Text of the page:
Header.JPG

ADC

ADC_logo.gif   Aircraft Disposal Company
   Airdisco
   A.D.C Aircraft Ltd


History

Formed by Frederick Handley Page, the Aircraft Disposal Company (also known as Airdisco from its telegraph address) was established in March 1920 to take over from His Majesty's Disposals Board surplus aircraft not required for use by the diminishing RAF. ADC then converted them to various civil and military roles before selling them on.

For the 1922 Itford gliding competition, Airdisco produced a single seat glider called the Phi-Phi, designed by Major Grant and Mr. Rankin, but it crashed on its second flight. The next year a drawing office was formed under John Kenworthy, formerly with Austin and Westland. After the Bankruptcy of Martinsyde in 1924, ADC acquired the company, and Kenworthy effected highly successful modifications to the Martinsyde F.4, resulting in the A.D.C.1. (for completeness, the ADC developments of Martinsyde designs are covered under the Martinsyde entry). As a result of this increased involvement in aircraft design, from 1925 the company was officially known as A.D.C Aircraft Ltd.

The chief engine designer for A.D.C. Aircraft was Major Frank Halford, who was one of the designers of the B.H.P. engine, the forerunner of the Puma, and later the chief designer with de Havilland engines.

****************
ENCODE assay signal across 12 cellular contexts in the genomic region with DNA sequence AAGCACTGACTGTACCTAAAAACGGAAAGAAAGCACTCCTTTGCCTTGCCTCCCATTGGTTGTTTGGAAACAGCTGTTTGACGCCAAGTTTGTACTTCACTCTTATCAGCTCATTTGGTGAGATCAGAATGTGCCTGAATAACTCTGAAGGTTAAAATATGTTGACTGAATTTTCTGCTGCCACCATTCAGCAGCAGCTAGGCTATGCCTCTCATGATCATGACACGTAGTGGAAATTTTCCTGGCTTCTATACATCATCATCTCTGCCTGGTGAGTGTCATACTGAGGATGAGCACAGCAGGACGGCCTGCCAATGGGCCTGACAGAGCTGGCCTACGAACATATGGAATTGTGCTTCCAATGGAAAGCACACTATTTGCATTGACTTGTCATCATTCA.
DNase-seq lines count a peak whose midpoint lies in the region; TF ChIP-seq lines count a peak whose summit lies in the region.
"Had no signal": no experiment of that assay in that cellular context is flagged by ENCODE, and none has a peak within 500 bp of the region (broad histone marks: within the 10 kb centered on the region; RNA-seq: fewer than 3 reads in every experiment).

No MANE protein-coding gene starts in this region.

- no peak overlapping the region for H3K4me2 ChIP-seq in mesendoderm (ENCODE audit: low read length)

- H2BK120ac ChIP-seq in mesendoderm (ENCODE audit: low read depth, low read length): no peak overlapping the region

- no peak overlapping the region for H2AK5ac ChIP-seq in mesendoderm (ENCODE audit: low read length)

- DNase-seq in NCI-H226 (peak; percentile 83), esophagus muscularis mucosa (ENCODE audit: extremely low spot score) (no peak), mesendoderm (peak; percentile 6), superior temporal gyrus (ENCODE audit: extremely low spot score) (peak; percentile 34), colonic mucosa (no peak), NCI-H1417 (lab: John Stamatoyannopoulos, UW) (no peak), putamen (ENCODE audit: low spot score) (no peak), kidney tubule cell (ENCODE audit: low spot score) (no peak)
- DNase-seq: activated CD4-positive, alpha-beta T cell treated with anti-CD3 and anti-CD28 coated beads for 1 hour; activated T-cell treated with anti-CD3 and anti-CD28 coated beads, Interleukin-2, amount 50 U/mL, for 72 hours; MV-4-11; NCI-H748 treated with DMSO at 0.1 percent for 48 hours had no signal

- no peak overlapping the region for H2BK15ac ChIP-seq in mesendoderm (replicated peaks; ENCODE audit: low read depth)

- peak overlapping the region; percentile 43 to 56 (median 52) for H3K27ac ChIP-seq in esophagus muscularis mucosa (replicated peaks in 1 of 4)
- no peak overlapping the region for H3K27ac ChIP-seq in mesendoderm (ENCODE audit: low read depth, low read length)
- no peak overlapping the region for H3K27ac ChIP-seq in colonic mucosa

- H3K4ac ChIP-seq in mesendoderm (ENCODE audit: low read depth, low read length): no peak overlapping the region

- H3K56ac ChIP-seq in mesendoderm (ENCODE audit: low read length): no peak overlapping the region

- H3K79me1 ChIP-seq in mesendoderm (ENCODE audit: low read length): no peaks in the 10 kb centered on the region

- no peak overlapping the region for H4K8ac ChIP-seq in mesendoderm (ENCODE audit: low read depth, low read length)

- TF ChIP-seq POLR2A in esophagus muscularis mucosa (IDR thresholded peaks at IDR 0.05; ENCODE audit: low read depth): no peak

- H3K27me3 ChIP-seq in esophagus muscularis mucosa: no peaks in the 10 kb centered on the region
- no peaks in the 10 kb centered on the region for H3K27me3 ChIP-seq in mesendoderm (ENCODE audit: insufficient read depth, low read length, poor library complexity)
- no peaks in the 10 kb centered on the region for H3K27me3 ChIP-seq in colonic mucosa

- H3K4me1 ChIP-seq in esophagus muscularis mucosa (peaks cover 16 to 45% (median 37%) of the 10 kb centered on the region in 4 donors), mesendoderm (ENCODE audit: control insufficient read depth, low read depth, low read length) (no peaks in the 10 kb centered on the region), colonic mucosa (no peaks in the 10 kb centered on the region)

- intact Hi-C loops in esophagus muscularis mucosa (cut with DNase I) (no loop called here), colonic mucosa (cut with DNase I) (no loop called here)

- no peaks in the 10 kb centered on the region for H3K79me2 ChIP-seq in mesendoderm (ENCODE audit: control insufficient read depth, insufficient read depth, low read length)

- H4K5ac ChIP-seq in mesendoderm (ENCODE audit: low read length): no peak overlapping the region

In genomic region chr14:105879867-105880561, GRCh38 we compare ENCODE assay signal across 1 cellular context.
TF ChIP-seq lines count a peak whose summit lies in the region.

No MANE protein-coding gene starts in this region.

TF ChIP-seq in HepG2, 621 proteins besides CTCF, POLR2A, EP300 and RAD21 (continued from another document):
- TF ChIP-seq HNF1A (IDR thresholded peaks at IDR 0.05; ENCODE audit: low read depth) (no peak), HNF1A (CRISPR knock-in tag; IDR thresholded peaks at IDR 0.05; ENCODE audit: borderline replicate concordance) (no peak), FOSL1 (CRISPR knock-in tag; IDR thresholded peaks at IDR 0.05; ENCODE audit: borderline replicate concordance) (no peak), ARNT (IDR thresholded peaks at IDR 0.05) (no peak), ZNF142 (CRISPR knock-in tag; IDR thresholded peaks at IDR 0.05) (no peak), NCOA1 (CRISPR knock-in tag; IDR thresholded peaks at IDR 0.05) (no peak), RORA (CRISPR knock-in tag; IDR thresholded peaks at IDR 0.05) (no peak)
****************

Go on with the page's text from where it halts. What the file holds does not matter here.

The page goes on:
The company name was changed to The Imperial & Foreign Corporation Ltd and was finally wound up in 1930.

Company References
  1. Great War-Plane Sell Off, The, Arthur W.J.G. Ord-Hume (GMS Enterprises, 2005)



Project Data

Project No

Type No

Name

Alternative Name(s)

Year

Spec

Status

Qty

Description

References

   Phi-Phi  1922  Proto 1 1S glider 1,2

Project References
  1. British Gliders and Sailplanes 1922-1970, Norman Ellison (Adam and Charles Black, 1970)
  2. Flight Magazine, 26 Oct,1922



Production Data

One aircraft only, no c/n or registration.

   Total ADC Production     1   

<<Previous     top     Next>>

V1.3.0 Created by Roger Moss. Last updated February 2017